they can be pilfered as adults to foster criminal banking fraud.
I work at a "D" school. My school has a lot of challenges. Teachers can
work their tails off, but we can't make students learn. Those of you in the
critical public, come and see if you can do the job better.
So the west-side schools get "F's" and the east-side schools get
I work at one of these schools, and as far as I know, the visiting group of
lawmakers used almost all of their time at the school to interview the
principal. I think they only visited one classroom.Communication
with school administrators is obviously important, but if these officials were
going to make the effort to come to the school, they should have taken time to
see how things are actually done there. They should have talked to faculty and
students, sat in on several classes, and really saw how things
"tick."Kudos to both principals for responding the best they
could to a flawed grading system--they are defending their schools while
recognizing the room that still exists for the schools' growth. Recognize
what's great; fix what isn't.Utah legislature--honestly?
Grading schools with a bell curve? What system is fair that automatically
guarantees a certain number of schools getting As and Fs? Here's hoping
that the proposed changes to the grading system come through so that the system
becomes more fair--and so the data becomes more meaningful. The grading system
needs to take student growth into account.
These high school students lack understanding in fundamental concepts that
SHOULD have been mastered years ago, but were not.This is a direct result
of nonsense such as "No Child Left Behind".We're not doing
our kids any favors by advancing them to the next grade when they have FAILED to
master the current requirements. Hold them back - it will be to their greater
good.It will take at least one and probably two generations to work
through this. The grandchildren of today's students may be better prepared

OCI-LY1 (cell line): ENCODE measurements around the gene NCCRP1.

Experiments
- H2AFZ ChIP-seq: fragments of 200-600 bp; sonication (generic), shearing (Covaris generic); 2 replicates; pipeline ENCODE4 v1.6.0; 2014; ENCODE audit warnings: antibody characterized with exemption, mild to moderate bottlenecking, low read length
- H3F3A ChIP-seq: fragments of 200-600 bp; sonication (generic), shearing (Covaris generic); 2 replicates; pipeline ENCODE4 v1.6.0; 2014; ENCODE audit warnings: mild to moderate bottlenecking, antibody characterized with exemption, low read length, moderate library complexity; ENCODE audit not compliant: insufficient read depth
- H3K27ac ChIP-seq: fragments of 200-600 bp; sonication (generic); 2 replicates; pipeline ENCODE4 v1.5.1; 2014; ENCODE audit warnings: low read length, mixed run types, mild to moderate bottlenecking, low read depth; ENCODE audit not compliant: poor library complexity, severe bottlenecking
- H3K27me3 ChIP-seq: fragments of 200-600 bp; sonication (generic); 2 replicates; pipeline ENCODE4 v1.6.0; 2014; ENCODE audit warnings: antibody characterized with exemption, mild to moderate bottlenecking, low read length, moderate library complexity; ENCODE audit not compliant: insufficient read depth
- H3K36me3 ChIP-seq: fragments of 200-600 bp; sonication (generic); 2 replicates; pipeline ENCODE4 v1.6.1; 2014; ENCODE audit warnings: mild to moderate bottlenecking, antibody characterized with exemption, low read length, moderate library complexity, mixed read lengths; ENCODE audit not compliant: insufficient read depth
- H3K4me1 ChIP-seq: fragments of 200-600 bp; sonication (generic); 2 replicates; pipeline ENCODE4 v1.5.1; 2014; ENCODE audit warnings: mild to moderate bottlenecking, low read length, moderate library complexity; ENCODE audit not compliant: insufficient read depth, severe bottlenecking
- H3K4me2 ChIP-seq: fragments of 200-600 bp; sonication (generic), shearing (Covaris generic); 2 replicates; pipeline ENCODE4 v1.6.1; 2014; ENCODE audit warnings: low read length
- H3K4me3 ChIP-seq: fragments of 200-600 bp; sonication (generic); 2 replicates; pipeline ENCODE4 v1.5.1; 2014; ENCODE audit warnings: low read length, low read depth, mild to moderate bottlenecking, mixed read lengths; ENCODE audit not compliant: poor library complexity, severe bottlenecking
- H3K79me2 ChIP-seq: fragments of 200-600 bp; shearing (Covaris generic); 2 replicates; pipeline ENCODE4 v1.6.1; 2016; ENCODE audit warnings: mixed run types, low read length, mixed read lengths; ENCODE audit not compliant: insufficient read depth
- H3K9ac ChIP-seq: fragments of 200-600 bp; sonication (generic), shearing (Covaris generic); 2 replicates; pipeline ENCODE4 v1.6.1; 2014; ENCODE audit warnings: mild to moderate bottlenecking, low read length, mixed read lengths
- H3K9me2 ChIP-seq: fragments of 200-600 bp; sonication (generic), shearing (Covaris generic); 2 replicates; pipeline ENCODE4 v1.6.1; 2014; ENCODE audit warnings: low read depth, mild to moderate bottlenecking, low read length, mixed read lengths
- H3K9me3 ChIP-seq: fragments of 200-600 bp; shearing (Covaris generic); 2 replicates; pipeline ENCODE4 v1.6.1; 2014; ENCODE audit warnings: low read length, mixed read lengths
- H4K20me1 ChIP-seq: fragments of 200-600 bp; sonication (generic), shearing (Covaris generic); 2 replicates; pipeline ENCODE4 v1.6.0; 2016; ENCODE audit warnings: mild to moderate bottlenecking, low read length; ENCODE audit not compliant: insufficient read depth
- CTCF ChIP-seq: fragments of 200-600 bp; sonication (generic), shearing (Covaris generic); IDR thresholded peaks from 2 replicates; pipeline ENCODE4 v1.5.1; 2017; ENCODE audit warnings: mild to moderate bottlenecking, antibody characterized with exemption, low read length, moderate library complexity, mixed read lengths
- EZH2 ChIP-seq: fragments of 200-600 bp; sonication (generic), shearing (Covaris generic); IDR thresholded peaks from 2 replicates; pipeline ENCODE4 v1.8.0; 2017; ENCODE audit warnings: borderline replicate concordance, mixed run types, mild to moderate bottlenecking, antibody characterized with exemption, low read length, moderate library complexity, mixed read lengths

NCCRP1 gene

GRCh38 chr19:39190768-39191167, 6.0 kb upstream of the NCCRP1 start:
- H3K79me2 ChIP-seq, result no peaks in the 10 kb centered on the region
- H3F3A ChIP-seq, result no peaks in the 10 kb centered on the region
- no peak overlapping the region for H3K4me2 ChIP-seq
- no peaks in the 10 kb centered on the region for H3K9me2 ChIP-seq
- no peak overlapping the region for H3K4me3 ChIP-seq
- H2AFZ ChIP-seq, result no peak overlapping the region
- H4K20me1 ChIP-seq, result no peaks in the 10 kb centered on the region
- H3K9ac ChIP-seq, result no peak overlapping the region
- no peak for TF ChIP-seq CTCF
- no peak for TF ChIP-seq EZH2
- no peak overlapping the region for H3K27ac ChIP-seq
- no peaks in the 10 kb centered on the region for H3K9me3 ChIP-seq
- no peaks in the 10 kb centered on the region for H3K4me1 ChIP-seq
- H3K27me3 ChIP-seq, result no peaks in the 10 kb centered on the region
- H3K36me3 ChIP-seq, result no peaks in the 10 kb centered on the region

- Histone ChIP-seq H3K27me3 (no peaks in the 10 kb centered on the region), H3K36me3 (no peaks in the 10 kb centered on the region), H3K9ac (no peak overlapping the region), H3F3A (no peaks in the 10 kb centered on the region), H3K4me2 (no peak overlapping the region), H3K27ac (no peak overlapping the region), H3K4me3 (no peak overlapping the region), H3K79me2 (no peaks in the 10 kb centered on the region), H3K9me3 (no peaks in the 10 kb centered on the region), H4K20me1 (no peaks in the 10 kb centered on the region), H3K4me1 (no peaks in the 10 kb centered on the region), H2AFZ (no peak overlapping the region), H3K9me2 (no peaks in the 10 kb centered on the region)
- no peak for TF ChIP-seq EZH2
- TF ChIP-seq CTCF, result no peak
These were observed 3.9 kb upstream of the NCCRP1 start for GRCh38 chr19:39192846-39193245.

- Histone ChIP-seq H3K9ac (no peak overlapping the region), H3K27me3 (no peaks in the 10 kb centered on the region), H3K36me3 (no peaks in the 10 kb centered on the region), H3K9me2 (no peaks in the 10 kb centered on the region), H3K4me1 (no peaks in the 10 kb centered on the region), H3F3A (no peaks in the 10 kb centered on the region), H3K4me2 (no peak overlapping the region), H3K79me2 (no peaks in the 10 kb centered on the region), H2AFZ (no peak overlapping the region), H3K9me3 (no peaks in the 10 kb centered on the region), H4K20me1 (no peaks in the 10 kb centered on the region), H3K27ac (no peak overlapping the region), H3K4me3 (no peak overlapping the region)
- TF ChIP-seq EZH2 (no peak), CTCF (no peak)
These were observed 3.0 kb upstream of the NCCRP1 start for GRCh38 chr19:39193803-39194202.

to learn.Oh, you wanted a quick fix, huh? You want math scores to improve
next year, right? Sorry, it's not going to happen. You can't
build walls and a roof before you have a solid foundation. Today's
students are lacking that foundation, and all the money in the world can't
turn things around that quickly.If legislators want to turn things around,
then maybe THEY should be volunteering as tutors for under achieving students.
Or do they lack the requisite skills as well?
Utah schools, unlike the children in Lake Woebegone, are NOT all above
average.In Utah, some schools are below average and some are failing
their students. That is undeniable, although we can argue if it should be
understandable or inexcusable. THe first step to to admit some schools are
doing badly, and then try to fix them, rather than gloss over the problems, and
wildly throw money at teacher salaries.If high school students have
lousy math skills, that may indeed reflect a problem with the earlier schools
they attended, not just the high school, and that is very valuable
information.Good on the legislature for daring to challenge the
:education establishment" by passing the school grade law, and at least
getting taxpayers and parents a better handle on what our students are, or are
not, learning. Good on the individual legislators who took the time to visit
the schools and dig deeper into the problem. They want to improve our schools,
not just fail them.Someone also needs to take a look at teachers and
administration at the poor schools. Not all teachers and administrators are
above average, and we need to fire the poor ones.